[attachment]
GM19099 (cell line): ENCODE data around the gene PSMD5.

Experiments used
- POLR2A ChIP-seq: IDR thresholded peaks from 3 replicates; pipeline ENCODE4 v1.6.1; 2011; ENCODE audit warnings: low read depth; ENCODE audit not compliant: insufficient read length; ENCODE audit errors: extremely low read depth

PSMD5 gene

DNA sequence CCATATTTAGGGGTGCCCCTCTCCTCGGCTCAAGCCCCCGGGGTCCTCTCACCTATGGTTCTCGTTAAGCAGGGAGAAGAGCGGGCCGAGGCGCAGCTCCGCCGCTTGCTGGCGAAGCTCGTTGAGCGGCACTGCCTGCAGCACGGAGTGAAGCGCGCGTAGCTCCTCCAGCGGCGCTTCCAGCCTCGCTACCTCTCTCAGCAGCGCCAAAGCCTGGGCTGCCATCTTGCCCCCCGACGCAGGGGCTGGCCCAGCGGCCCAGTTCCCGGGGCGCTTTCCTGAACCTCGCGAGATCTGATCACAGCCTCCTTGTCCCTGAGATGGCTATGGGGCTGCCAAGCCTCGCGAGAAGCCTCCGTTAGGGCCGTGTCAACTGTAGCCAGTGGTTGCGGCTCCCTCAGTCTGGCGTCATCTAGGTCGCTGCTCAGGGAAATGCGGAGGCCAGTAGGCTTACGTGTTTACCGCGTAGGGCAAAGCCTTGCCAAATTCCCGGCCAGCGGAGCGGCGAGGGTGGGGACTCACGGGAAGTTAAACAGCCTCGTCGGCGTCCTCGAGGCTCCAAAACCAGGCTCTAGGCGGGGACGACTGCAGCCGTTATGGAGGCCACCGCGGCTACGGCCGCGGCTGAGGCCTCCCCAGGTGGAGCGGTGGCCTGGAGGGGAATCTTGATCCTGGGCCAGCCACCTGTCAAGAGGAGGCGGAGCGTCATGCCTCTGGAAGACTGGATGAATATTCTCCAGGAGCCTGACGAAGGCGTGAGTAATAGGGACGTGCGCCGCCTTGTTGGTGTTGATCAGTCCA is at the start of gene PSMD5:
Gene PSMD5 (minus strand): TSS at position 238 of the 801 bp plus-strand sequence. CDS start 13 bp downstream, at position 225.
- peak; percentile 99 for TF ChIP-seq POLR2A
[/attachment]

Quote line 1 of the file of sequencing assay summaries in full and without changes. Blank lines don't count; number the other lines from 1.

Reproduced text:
GM19099 (cell line): ENCODE data around the gene PSMD5.